View this post on Instagram
I feel like I’m dying.
Or at least part of me is dying—a part of me that has led to destructive relationships, self-sabotaging behaviours, and toxic patterns.
That’s a good thing, right? Surely, it’s healthy to let that go?
Why, then, do I feel such grief?
Why is part of me fighting this release?
I know why. I know that pain and fear well.
The part of me that’s struggling to hold on has relied heavily on those behaviours for survival. She built solid walls for protection, and she did so for good reason—her world was once unsafe.
Having needs becomes incredibly painful when no one is around to meet them: no love, affection, security, or consistency. Just a little girl, hyper-vigilant to every change in mood, tone, and withdrawal. Seen but not heard.
And everyone leaves, right? Even when they stay, they will surely pull away, shut down, brush you aside.
That was her belief: everything changes.
She labelled herself “a burden” a long time ago. “Everyone has enough going on without me adding to it,” she told herself. Or perhaps the people she loved told her that.
Yes, she needed those barriers.
She needed to protect herself.
She needed to guard her heart.
And I thank her for that bravery and courage. I thank her for doing what was best at that time. I appreciate her for who she was. I honour her strength and resilience.
However, she no longer needs to fight this fight anymore. It is time to lay down those swords.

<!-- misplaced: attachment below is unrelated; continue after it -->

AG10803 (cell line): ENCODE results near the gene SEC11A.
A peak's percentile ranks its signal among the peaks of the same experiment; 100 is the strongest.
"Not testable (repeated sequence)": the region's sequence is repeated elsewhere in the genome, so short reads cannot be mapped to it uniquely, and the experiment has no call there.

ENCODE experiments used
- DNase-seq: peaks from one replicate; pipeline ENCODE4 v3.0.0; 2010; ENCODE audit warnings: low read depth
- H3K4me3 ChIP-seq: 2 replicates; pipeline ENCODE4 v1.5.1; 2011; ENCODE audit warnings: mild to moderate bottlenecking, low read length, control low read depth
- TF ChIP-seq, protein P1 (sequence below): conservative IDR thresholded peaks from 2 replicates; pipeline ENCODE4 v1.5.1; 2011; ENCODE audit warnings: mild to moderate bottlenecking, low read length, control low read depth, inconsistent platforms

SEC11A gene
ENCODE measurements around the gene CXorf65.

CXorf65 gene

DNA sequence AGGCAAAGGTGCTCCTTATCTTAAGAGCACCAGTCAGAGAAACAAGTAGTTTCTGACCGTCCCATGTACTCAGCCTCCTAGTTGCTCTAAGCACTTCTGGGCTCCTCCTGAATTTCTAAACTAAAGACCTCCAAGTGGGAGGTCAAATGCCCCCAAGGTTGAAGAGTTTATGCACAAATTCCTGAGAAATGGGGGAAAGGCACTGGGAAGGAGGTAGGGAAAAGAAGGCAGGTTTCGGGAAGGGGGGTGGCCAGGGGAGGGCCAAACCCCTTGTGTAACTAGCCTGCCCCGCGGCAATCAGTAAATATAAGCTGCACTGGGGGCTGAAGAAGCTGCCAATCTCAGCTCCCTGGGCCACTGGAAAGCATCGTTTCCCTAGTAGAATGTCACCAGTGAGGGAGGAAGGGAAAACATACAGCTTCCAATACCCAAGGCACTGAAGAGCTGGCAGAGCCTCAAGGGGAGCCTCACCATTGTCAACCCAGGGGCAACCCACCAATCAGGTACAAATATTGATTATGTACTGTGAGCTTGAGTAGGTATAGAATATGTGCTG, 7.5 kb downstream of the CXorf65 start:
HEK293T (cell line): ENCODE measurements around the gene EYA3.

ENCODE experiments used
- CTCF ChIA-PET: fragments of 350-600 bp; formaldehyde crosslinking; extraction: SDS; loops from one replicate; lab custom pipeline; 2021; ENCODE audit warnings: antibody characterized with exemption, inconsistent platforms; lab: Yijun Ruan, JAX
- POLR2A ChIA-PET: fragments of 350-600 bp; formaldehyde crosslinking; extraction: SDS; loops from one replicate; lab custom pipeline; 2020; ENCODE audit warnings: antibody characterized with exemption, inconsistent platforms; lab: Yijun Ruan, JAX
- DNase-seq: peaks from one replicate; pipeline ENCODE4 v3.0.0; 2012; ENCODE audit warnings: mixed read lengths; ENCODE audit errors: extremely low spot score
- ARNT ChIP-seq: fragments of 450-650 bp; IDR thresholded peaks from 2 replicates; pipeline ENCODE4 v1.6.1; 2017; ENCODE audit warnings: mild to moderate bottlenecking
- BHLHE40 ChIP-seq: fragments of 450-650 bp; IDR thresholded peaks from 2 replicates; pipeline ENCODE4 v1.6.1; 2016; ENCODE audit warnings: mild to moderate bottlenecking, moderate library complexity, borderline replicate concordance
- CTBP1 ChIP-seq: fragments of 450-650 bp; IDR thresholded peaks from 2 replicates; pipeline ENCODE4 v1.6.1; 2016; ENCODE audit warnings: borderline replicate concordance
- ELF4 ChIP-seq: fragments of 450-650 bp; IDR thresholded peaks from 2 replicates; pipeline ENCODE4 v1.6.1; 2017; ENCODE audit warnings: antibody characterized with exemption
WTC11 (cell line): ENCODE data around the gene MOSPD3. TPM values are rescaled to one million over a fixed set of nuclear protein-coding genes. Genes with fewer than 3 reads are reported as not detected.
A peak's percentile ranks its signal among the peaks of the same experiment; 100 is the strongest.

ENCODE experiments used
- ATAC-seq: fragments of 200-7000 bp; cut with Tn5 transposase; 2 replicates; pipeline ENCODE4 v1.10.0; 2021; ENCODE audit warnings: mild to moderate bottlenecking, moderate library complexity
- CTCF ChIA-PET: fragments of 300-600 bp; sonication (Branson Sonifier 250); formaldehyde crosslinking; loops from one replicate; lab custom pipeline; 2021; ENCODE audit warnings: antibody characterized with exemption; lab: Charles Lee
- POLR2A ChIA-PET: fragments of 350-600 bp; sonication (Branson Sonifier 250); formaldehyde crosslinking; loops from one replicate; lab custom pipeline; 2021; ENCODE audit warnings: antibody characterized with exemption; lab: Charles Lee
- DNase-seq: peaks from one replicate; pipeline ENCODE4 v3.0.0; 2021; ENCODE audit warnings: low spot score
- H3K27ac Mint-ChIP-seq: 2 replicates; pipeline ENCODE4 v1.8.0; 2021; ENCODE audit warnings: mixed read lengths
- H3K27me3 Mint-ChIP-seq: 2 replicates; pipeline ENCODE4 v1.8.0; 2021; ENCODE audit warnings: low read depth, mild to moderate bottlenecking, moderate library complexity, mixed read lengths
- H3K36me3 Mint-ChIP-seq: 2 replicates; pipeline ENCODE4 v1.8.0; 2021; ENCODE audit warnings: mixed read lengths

It is time to realise that her fragile heart is now safe, for she no longer requires walls in order to stand in her power. She can allow them to crumble and step forth as the woman she has grown to become:
The Survivor, the Wounded Healer, the Heartful Warrior, the Phoenix risen from the ashes.
Yes, she is powerful, for she embodies her truth. She recognises her worth and she knows what she deserves. She does not rely on anyone else to tell her, validate her, or teach her.
They cannot comprehend her journey, like she does. They might never truly appreciate what she has overcome.
But she knows. She sees herself.
Her greatest teacher, parent, mentor, and lover—they are within.
So today, I detach with love, from those previous versions of myself. The ones who kept me safe, and the ones who believed they were keeping me safe.
I forgive myself for holding on to beliefs and patterns that no longer served me, and instead caused recurring pain and suffering.
I forgive myself for recycling unhealed childhood wounds.
I forgive myself for recreating unhealthy dynamics within relationships.
I used those relationships as an attempt to bandage my wounds, but learned we cannot heal in the same battle that scarred us. Just as the same people (albeit with different faces) who caused harm cannot be the ones to save us.
I was trying to heal. I see that now.
I simply wanted to recover. That is all I ever really wanted. And now I am. Now I am my own saviour, my own healer, and my own warrior.
It has been a long road home.